Having a good study space is extremely important to success, but seemingly complicated if you don’t have a lot of space, or even your own space. When you have a baby, you have the struggle of finding a quiet place that won’t be overtaken with toys and kid-clutter, plus you know that, whatever place you choose, your space is going to be dedicated to more than just studying; paying bills, budgeting, planning and other tasks will also have to take place in that area. This is all considering that you’re lucky enough to have an area that you can dedicate to just productivity and you’re not just stuck at the kitchen table or huddled in the back of a Chuck-E-Cheese, half studying, half watching your kids.
Just because you may not have a desk dedicated to studying, it does not mean that you can’t make your own study space, or customize each study space to make it work for you. The proof is in the pudding: if you have a clean space that you dedicate to just studying, then you’re more likely to stay on task, but you can make that space anywhere that works for you; the library, a certain side of the kitchen table, the closet, or the back of Chuck-E-Cheese. As long as you have what you need to let you know it’s time to study, you can pretty much customize any area to be YOUR study space.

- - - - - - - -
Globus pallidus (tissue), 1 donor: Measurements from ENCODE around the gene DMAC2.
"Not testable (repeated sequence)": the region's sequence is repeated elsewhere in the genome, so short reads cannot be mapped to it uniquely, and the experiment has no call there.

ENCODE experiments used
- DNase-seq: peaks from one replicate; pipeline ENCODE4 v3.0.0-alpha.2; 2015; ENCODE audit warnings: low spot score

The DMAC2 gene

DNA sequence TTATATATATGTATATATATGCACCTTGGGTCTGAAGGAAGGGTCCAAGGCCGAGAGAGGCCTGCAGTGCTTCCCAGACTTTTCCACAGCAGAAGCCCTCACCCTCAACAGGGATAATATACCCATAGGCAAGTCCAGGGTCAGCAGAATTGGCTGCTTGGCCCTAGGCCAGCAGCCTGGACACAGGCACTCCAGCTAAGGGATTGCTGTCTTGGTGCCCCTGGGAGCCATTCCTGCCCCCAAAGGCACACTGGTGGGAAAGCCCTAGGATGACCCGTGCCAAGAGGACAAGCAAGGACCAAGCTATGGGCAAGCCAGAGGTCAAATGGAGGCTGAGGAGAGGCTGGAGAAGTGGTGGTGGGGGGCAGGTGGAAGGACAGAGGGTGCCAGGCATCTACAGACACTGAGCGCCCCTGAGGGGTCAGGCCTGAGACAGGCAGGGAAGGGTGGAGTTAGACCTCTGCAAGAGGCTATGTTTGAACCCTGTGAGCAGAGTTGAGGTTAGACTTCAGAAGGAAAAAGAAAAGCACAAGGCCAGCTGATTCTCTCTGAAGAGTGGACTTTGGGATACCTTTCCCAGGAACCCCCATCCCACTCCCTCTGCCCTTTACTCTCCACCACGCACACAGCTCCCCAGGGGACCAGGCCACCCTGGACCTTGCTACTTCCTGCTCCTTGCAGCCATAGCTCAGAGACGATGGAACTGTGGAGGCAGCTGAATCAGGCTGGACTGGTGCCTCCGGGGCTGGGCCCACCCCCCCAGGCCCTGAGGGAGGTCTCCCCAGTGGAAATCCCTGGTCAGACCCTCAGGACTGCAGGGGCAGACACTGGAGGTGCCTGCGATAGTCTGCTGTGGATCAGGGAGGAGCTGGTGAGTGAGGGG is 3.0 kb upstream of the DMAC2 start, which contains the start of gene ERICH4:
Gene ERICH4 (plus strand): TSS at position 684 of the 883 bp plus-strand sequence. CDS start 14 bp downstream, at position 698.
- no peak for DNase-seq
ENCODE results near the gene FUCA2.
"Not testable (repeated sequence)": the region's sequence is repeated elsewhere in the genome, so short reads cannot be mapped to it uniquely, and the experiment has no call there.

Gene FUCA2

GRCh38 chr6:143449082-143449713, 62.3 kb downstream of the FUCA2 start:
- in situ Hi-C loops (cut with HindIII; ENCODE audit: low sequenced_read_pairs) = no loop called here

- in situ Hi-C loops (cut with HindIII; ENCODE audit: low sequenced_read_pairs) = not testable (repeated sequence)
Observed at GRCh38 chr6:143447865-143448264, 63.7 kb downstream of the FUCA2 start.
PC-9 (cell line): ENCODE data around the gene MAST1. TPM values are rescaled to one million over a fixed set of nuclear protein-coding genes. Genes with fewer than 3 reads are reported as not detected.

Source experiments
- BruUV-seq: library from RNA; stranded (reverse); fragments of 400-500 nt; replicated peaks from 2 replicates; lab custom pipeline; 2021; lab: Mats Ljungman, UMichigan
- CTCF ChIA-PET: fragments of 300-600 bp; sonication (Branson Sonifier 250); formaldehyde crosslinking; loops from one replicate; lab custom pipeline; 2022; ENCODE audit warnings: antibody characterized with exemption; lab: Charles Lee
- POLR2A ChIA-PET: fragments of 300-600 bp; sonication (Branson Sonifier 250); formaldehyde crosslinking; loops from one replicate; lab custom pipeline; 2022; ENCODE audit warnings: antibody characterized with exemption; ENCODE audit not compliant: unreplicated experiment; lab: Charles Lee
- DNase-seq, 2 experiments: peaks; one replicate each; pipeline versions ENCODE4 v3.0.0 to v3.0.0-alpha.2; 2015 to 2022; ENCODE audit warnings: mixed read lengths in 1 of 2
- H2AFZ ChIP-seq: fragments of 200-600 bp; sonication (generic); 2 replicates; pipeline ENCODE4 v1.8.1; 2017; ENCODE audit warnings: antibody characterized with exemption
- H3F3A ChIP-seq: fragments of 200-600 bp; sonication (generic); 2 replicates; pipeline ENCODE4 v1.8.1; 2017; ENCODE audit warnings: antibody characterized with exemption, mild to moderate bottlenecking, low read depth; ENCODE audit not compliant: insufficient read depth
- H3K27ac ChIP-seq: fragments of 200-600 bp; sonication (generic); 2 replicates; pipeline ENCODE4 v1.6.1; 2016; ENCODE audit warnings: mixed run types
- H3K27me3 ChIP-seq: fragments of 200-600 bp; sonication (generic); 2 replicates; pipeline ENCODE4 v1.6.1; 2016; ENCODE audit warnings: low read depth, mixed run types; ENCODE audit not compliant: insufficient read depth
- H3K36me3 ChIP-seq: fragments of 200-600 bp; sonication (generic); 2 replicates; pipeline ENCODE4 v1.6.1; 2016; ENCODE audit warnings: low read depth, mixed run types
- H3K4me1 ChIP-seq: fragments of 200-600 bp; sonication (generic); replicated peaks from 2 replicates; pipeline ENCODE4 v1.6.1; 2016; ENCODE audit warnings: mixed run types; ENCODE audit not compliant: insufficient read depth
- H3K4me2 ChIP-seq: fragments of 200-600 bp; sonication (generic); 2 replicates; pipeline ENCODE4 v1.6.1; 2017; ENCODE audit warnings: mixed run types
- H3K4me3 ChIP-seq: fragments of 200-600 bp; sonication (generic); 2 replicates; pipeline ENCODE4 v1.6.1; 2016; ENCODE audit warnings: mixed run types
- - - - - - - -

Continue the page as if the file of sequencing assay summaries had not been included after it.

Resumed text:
So, what do you need?
A lack of distraction is imperative to making the space work for you. Make sure it’s somewhere where you aren’t going to hear every toy thrown at the wall, but somewhere that you still feel comfortable that you can hear your kid(s) when necessary. This may mean dedicating certain spaces to your kid(s) during study hours as well, so that you can focus. You may say that seven o’clock is play time in their rooms before bed so you can get some reading done in the living room, or (if they’re older) tell them to go play outside on Saturdays from two to four, and they cannot run in and out of the house during that time─they have to stay outside. You could even let that study time be the time that they are allowed to play with their electronics, like their iPad or Nintendo DS. I’ve definitely had moments where I let PD play with his iPad in the living room while I study at the dining room table, and it works great! He loves having a chance to play some interactive educational games while I love that he’s being quiet and non-destructive; win-win.
Key pieces that you can carry with you or that you keep close by to signify that it’s time to study. Maybe it’s a himalayan salt lamp that you only plug in or turn on when it’s time to study, or you set up a timer or background on your phone that you prop up and look at through study sessions; find something or a few things that signify study time for you. For me, it’s a cup of coffee or tea and a yellow highlighter (I really love the clear view ones lately). It seems like two very simple things, but I know when I have these two things that I’m ready for a long study session and I don’t feel ready to study without these items. I’ve actually lost precious study hours because I’ve tried to study without these two items and find myself ten unproductive minutes later getting up to make a cup of tea or to hunt down a yellow highlighter. These items may seem nonchalant to the normal person, but they are my key pieces to a successful study session. You may already have an item or a few items like this that you didn’t even notice!